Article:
Friday, May 27, 2011

Misty Eyed Memorial Day Memories

You can keep your barbeques, your parades, and your sparklers. What really says Memorial Day to me is a large piece of sawdust sending shooting pains through my eye.

The Memorial Day Picnic of my childhood was epic. Living on one side of a driveway shaped like a capital "T", our little stretch of asphalt was the locus for an all-day party for the neighbors up and down Branford Road. It started in the morning when someone would show up to string a volleyball net across the driveway; meanwhile, kids knelt in their driveways with rolls of crepe streamers, tricking out their banana seat no-speed bikes.

By noon the grills were lined up in our driveway and people were showing up with folding chairs and dishes to put down on the long tables, jello molds and iceberg lettuce salads and bowls of pretzels. The Genesee Cream Ale keg was tapped right around the same time that the fire engines showed up, not to douse the roaring gas-fueled flames of the barbeques ("stand back, kids, this might jump a little!")  but to lead the kids around the block in a costume parade, streamers flying backwards off the bike. Truly, my dad's role as a volunteer fireman provided no end of perks for us.

We didn't have marching bands but whoever had a flute or a nose whistle would chime in, a cacophony of sound syncopated by the playing cards that the boys stuck in their bike spokes so the wheels would click-click-click with every turn.

By 2 pm the kids were back, the beer was flowing, the moms were laughing, and the volleyball was careening dangerously across the makeshift court. But the real action came when the sawdust pile was unveiled. Where my father found a 6 foot by 4 foot pile of sawdust standing three feet deep every year was and remains a mystery. But what it held was no mystery: coins, wrapped hard candies, lollipops, and plastic toys, all buried inside the sawdust pile by the grownups.

In the seconds before the whistle blew, we kids would line up with our toes on the square plastic tarp that held the pile, trying to plan a line of attack. But once the whistle blew it was kill or be killed, all of us diving in and feeling around for the goodies, quarters and nickels and Jolly Ranchers  and Bazooka gum that would set us up for the whole summer.

It usually took about 30 seconds of flailing before the first casualty. "Aaaagh! My eye!" someone would scream, staggering away with a chip of sawdust in one watering eye and looking for his mom with the other one. "Aaagh! Ouch!" followed in short intervals until pretty much all the kids were standing around pulling upper eyelids over lower to flush out the pain, sawdust clinging not just to eyes but to hair, shirts, and legs. Within a half hour everyone was back to normal, settling in for some serious socializing until way past bedtime.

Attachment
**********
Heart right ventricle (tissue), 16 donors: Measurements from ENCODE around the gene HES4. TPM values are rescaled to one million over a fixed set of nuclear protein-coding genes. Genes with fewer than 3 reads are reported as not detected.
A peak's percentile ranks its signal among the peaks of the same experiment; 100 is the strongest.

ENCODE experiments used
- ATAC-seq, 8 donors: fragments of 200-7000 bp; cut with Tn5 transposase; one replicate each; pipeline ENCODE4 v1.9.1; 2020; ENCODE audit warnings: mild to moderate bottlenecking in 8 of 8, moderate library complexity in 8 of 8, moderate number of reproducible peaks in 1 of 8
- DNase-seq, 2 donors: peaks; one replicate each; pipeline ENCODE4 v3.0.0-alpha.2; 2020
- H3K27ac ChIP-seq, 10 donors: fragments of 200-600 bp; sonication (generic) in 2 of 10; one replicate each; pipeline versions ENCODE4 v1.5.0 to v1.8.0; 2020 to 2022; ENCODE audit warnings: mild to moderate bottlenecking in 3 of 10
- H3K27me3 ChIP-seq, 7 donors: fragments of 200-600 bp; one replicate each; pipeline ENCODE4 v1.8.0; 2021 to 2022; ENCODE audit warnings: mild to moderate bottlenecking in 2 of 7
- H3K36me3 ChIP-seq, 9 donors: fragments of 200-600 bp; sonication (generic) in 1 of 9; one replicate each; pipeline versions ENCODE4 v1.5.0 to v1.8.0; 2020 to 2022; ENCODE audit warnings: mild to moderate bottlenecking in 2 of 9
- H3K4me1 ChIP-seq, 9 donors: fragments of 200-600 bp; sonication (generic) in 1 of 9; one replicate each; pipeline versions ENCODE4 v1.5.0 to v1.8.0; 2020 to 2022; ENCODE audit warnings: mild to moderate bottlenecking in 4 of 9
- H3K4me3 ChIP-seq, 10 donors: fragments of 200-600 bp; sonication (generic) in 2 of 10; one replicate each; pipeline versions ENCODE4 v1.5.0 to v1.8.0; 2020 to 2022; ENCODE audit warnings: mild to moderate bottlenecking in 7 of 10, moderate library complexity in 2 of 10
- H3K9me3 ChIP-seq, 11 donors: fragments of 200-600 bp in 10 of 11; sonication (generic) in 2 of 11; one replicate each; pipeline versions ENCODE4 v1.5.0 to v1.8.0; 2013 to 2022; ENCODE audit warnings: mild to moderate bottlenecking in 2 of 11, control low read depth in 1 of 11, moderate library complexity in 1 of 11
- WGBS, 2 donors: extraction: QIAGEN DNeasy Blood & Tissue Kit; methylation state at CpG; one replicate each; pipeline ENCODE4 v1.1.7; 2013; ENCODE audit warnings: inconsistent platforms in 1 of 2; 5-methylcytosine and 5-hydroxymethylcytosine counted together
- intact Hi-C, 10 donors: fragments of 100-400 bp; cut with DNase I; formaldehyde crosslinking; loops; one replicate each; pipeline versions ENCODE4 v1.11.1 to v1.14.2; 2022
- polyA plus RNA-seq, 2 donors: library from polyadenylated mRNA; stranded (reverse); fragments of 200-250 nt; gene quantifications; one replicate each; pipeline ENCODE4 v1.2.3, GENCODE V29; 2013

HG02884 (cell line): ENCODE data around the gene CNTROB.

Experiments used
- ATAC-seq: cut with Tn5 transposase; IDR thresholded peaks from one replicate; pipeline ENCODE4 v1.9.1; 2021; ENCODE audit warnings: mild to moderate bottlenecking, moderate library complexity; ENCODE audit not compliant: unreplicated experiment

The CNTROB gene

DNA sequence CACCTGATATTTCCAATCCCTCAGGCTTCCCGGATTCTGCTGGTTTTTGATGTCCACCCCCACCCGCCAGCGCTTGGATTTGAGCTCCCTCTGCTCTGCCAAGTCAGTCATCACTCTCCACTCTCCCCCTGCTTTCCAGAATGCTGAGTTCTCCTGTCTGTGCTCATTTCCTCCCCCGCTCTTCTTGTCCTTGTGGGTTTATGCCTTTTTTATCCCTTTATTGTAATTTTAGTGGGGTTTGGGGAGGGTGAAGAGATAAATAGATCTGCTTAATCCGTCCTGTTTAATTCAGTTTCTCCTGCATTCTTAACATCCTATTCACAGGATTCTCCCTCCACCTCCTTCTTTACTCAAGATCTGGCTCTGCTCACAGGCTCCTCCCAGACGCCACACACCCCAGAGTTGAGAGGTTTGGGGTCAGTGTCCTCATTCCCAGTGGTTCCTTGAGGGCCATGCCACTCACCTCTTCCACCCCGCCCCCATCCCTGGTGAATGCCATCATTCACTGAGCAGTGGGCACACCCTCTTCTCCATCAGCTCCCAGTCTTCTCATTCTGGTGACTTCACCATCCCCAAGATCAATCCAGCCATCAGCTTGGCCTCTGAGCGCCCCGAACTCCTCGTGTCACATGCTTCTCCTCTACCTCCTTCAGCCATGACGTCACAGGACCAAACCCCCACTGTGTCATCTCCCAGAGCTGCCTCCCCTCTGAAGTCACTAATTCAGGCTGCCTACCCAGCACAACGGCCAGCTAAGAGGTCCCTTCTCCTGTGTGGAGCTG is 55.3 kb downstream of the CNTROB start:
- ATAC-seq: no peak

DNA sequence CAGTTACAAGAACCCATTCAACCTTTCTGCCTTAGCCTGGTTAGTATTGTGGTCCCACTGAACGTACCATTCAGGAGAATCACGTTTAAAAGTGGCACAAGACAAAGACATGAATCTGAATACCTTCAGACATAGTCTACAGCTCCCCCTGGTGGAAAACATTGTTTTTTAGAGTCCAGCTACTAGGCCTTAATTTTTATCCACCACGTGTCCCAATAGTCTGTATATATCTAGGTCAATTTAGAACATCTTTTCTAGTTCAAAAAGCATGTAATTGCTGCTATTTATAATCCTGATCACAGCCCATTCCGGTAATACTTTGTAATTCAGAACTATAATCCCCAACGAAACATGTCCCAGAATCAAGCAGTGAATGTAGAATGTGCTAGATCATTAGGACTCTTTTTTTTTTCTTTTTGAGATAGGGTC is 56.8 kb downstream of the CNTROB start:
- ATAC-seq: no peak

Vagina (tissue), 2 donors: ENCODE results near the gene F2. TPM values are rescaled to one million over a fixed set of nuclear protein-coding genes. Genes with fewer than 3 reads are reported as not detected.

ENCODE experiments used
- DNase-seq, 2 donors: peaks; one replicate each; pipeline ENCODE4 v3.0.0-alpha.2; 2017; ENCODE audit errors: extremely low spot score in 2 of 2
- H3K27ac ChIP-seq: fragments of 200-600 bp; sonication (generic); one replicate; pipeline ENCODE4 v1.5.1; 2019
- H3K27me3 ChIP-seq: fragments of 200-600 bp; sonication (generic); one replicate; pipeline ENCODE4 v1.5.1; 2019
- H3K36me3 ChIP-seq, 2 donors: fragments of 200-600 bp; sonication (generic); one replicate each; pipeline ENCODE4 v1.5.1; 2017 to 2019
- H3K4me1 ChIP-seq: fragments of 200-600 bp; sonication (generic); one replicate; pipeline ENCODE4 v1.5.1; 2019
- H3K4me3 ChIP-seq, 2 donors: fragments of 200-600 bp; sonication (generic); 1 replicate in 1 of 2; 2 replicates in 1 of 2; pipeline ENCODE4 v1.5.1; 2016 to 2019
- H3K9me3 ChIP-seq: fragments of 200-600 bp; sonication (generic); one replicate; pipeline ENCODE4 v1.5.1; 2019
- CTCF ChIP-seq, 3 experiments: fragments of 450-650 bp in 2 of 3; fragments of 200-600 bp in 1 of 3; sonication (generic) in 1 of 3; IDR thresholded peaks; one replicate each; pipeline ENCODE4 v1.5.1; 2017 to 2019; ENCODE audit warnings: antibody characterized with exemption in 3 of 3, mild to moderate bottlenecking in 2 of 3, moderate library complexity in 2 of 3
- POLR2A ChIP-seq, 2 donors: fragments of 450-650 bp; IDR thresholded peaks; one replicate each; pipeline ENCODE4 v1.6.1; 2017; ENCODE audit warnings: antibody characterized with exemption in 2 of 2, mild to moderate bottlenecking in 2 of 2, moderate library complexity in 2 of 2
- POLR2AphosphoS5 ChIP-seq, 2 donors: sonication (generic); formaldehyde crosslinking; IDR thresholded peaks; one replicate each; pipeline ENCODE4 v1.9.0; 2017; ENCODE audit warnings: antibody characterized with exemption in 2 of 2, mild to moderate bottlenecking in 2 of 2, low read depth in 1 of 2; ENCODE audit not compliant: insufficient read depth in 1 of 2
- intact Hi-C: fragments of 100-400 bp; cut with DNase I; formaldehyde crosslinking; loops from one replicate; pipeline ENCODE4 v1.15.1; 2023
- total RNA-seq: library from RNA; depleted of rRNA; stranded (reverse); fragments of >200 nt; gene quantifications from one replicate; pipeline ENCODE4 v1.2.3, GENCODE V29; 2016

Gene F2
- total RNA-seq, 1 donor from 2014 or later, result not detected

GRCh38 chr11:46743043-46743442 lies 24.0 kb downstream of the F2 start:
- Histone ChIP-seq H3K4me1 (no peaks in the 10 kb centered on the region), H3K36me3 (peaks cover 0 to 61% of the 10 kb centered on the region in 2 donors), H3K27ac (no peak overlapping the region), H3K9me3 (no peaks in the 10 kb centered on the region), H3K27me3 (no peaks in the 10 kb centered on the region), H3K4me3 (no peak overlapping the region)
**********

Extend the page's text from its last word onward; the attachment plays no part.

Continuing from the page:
If the firetruck was there to entertain the kids, I'm firmly convinced that the sawdust pile massacre was the main Memorial Day entertainment attraction for the grownups.

Here's a little scene from the Talking Heads movie "True Stories" that I always loved because it reminded me of the merry band of miscreants with whom I grew up on Branford Road. And the little girl in pigtails is a dead ringer for me at age seven. "I am the king of the world! The boss of the boys and girls!" May you have just that kind of Memorial Day weekend.


  1. What a cute post and video. The pile of sawdust hiding prizes, I have never heard of that. Other than the whole eye irritant factor that is pretty clever.

    In the Midwest when I was a kid, there were Memorial Day picnics but nothing so creative as kiddy parades or sawdust piles. More like adult beer drinking and children playing "Red Rover" and Tag.

  2. I have very fond memories of a the sawdust scavenger hunt at my dad's company picnics. My first thought was about getting sawdust in my eyes. The biggest challenge was finding the right balance between keeping your eyes open to find the treasures, but not too open. I haven't thought about that for ages. Thanks for bringing it back to me!

  3. I'd just like to know why you weren't doing your homework on Memorial Day. It was a day off from school - 10 whole hours to get ahead on that report on Monarch Butterflies!

  4. Great post, makes me think of that Christmas holiday special with the Red Ryder BB-Gun. This is like the lost chapter to that story. Instead of "you'll shoot your eye out", you've got the whole saw dust in the eye thing going. Have a great long weekend!

  5. The picnic was on the Monday, I always made sure my homework was done by 5 pm on Friday, James. OBVIOUSLY.

    Ed I think this is the feminine, summer counterpoint to Christmas Story. We even had a Scott Farkle whose name was...wait for it..."Saturday Killer."

  6. I just don't even know what to say about the sawdust thing.

    And to think I thought pinatas were wacky and dangerous.

  7. I am back...Nancy, you have been tagged over in a game at The Art of Being Conflicted (if you want to play)



Related Posts Plugin for WordPress, Blogger...